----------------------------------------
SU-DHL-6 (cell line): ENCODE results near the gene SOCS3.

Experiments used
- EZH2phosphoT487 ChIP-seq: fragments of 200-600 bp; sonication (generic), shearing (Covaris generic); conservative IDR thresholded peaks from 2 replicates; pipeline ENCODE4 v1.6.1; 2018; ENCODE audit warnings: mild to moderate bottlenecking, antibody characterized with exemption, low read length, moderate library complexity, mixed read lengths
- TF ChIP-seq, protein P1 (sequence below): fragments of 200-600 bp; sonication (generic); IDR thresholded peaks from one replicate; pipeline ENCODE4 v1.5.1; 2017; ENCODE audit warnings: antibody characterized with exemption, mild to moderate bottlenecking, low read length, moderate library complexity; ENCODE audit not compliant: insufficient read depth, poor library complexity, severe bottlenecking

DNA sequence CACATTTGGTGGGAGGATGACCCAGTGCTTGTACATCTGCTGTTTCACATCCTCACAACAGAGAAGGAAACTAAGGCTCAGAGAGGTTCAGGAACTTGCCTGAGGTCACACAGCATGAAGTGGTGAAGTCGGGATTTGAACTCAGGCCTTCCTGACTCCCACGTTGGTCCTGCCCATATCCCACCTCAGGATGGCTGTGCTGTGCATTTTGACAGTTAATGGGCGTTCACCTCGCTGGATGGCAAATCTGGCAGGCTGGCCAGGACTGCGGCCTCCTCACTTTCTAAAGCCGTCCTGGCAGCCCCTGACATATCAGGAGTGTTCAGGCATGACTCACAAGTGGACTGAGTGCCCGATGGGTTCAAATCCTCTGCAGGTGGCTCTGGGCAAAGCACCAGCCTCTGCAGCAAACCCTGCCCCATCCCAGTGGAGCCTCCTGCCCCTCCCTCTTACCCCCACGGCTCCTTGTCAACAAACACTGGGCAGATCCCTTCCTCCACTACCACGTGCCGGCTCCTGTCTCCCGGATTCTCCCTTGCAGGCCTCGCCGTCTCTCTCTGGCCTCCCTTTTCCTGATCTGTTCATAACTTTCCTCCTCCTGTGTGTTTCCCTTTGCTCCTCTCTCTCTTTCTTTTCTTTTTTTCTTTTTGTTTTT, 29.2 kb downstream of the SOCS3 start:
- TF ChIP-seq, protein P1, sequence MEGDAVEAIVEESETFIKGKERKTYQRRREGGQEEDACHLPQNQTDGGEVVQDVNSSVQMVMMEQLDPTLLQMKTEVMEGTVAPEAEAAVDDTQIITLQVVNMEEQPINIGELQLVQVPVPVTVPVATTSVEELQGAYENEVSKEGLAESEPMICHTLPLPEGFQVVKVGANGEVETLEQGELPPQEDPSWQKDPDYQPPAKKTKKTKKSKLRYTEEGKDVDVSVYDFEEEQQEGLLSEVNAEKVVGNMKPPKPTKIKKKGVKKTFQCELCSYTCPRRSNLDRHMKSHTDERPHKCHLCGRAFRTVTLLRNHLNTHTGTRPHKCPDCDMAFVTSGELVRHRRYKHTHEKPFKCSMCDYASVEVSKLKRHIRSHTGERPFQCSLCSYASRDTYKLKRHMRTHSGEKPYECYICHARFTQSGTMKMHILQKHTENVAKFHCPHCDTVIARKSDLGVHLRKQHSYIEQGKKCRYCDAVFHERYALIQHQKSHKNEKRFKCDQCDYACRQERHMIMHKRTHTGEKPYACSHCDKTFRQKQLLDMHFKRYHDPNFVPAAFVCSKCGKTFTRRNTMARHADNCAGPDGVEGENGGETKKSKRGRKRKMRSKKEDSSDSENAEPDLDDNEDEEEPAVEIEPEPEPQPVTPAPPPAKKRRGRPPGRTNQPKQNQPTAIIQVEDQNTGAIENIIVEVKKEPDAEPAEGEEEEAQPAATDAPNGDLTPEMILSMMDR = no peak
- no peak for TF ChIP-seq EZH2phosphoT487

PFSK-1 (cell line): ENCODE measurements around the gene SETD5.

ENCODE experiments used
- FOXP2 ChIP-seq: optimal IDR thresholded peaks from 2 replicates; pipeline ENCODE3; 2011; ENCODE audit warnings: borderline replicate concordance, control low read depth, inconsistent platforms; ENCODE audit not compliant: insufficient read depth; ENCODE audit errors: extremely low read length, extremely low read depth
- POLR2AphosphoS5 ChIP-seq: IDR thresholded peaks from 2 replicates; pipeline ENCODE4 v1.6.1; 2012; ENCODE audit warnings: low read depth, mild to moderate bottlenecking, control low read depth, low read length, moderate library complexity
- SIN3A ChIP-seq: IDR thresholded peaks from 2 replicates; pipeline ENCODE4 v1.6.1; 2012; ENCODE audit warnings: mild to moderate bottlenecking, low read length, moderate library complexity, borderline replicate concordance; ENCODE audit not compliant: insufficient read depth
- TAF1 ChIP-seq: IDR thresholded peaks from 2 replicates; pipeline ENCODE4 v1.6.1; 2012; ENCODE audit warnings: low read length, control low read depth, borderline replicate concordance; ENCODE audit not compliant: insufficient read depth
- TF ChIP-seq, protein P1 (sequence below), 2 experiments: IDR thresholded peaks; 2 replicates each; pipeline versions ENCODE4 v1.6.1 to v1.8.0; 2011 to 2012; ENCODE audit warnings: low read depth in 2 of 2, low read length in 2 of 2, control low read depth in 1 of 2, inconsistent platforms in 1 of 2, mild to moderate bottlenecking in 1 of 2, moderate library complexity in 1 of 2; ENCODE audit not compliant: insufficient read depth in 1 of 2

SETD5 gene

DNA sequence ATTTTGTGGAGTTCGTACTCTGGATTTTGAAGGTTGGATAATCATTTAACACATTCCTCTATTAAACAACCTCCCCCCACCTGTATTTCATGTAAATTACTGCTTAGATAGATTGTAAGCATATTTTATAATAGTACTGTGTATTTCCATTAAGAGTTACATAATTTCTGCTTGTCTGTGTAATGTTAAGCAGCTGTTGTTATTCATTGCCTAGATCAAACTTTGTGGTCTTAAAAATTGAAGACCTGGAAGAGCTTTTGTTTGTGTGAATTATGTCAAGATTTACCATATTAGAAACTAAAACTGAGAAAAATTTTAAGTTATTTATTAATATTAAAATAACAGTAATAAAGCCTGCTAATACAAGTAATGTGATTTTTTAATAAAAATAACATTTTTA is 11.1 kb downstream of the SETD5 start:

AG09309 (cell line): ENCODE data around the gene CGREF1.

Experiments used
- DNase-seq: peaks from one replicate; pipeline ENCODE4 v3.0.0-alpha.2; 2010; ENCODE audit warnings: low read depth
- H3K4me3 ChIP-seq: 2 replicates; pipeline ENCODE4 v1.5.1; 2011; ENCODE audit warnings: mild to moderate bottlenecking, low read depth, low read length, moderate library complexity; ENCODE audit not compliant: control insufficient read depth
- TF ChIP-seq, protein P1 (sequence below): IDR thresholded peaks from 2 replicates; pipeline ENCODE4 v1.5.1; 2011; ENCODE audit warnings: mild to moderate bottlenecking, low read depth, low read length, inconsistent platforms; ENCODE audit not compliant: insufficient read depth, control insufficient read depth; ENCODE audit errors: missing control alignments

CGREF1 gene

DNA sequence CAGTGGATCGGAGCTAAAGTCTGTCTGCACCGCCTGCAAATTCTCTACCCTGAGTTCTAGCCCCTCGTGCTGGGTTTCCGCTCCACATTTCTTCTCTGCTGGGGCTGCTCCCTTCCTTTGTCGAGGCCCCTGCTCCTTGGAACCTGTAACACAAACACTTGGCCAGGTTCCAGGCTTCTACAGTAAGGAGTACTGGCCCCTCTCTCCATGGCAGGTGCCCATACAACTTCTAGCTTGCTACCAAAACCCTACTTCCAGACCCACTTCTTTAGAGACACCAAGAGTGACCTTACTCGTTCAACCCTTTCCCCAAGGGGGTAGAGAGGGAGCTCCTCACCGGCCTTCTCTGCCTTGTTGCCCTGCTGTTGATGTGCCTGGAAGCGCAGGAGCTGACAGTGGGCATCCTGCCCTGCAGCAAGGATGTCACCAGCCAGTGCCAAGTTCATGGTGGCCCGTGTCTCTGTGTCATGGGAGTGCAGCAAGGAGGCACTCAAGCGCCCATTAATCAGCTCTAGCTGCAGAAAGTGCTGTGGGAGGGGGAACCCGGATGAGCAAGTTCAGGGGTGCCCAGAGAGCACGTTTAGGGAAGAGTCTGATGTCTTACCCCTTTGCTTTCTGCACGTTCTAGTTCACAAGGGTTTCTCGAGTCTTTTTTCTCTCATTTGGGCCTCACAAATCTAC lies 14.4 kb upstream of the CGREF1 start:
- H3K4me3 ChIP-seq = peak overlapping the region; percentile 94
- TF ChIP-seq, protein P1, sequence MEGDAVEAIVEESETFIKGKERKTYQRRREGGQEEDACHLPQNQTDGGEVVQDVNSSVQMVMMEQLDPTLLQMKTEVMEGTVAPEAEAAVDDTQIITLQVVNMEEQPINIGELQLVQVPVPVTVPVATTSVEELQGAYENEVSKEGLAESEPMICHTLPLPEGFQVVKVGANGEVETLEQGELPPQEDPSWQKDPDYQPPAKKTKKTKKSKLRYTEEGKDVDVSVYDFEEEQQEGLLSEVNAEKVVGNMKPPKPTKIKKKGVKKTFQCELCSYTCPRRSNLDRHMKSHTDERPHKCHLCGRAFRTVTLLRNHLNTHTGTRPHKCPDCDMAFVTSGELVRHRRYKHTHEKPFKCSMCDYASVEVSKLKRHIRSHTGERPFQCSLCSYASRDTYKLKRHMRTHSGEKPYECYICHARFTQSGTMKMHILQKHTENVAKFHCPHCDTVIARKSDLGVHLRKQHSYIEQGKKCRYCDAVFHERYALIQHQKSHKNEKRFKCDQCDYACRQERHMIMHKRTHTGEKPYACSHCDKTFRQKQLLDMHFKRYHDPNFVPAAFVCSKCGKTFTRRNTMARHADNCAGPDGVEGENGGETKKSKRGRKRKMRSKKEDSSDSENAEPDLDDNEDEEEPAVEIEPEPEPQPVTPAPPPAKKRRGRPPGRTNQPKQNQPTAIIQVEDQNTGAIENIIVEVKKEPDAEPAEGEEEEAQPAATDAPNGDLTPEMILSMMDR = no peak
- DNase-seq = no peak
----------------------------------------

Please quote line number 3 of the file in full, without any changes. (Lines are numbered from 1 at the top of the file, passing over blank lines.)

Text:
- EZH2phosphoT487 ChIP-seq: fragments of 200-600 bp; sonication (generic), shearing (Covaris generic); conservative IDR thresholded peaks from 2 replicates; pipeline ENCODE4 v1.6.1; 2018; ENCODE audit warnings: mild to moderate bottlenecking, antibody characterized with exemption, low read length, moderate library complexity, mixed read lengths